Matching a general description and walking in the general direction of a man alleged to have assaulted a person in the general area. My inquisitive nature did me in, on this one. I walk a well-worn path through familiar rows of houses. It is a route I’ve carefully chosen for maximum quietude and solitude. There are more direct routes, but those are filled with ill-mannered dogs of all sizes, evolutionarily obsessed with defending their inconsequential tracts of land and owners (my dog is guilty of this too, but I digress) by loud and incessant barking. Nevertheless, through experience and keen attention I have carved out a path where the dogs are calmest or absent altogether. There are two busy roads which bisect my little walk. Normally, I just have to wait for traffic to pass and then I can continue along in peace. But today I noticed a great deal of police cars driving up and down the road. Foolishly, I stood near the road to watch them pass. I have good eyesight and I noticed the driver of one of the cars turned to look down the road. His glance captured my visage. The police cars drove on. But as I crossed the second busy street and thought I was in the homestretch I watched a police car driving down the busy street behind me perform an erratic turn around. My sense was they now we’re looking for me. The other officer having called in a description and location for me. Ahh, the illogic and franticness young police officers. Hasn’t anyone told them this real life isn’t like the movies and tv? Well, to make a long story short. I end up walking in a dark patch as I make my way to the street where my house is located, and they probably lost sight of me. But once I make my way on the well-lit street, a cruiser rolls up behind me. The cop asks me some silly question for which there is no right answer. I tell him I’m just walking in my neighborhood. In other words, I tell him the truth. Of course, cops have been programmed by the media and culture to despise and distrust the common citizen, and vice versa, so after making some goofy maneuvers with his car where he seems to turn off the street I’m walking on and disappear, he reappears and decides to cut me off while walking and formally detain me.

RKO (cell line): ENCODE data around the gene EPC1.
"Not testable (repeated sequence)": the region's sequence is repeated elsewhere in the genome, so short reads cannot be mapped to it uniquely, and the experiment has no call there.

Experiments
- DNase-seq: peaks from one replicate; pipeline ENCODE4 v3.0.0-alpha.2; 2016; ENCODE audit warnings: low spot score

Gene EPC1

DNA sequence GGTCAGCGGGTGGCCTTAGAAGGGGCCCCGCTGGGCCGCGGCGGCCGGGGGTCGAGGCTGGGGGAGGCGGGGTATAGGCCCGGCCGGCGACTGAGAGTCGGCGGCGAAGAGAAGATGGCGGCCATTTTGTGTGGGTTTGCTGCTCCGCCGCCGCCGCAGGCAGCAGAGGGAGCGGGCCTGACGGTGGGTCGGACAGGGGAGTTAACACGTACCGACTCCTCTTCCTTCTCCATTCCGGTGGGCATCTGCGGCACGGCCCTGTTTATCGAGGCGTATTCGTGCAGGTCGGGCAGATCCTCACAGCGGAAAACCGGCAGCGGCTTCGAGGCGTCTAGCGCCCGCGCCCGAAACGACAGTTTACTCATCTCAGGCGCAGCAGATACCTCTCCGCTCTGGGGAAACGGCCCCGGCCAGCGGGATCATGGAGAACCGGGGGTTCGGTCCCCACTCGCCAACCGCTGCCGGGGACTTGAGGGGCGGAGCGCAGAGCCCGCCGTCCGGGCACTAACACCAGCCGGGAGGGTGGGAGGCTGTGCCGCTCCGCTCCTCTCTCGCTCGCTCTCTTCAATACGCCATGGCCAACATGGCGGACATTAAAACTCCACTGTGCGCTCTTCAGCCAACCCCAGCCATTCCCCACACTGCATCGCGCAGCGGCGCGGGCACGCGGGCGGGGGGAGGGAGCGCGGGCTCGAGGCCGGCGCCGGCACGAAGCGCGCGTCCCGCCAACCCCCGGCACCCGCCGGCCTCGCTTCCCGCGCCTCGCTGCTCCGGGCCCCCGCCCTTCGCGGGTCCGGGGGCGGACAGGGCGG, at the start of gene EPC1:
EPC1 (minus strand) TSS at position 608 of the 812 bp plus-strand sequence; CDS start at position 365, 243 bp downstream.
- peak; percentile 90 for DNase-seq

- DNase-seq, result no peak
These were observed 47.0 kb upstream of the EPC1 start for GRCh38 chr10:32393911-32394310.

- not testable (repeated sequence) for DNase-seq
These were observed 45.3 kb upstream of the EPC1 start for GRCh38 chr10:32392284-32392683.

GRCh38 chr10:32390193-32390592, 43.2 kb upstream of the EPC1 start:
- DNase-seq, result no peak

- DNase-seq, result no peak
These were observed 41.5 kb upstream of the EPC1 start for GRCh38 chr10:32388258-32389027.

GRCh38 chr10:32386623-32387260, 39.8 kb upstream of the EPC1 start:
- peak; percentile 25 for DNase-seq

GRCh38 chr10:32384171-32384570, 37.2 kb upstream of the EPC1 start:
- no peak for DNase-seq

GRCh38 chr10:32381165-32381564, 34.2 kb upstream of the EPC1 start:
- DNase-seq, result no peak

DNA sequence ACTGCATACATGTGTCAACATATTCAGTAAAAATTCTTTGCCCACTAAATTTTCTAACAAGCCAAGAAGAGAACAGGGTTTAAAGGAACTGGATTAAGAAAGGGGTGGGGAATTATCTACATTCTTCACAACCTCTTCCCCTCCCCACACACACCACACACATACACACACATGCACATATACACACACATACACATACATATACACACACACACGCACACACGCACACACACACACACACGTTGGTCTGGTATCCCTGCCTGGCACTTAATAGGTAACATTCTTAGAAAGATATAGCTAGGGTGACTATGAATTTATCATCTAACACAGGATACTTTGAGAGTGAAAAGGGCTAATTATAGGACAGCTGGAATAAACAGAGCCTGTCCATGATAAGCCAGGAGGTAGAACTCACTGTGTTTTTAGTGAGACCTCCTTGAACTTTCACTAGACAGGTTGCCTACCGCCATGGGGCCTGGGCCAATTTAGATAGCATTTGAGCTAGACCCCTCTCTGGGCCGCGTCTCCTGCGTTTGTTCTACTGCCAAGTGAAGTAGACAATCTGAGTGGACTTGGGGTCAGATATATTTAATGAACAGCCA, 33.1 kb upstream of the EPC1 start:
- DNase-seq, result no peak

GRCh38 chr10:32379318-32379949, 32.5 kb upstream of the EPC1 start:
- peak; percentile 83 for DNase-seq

The funniest part of the whole interaction was when after many protests from me, he says he can detain me for walking on the street instead of the sidewalk (note, I’m walking near the curb). I laughed. It was a joke. The perfect joke for the absurd world we live in. The sad part of this story is that his detention of me wasn’t illegal. It was perfectly legal; you can thank the wise old Supreme Court Justices of yesteryear for that one. Specifically, Terry v. Ohio. The case which made stop and frisk legal. The case which established the low as dirt standard of “reasonable suspicion” for police detentions. I know plenty of lawyers. And they love their standards and their letters of the law, and on and on. But when it comes right down to it. You don’t have any rights in this country. The police can do whatever the hell they want in the moment. Maybe if you’re rich or powerful you can give them hell later in court. The Constitution is just a piece of paper with pretty words on it. It doesn’t exist in practice. And to be honest, I don’t think the Constitution is great to begin with. I think it’s a plutocrats half-hearted nod to republicanism and a free society. After all, the founding fathers were a bunch of old timey billionaires descended from royal European bloodlines. But I’m not the least bit irked by it, God bless the overlords, they’ve setup a wonderful system of control over us, the gilded slaves in our gilded cages. A truly free world would be nice, perhaps one day humanity will mature enough, and consciousness will grow in enough people to allow it.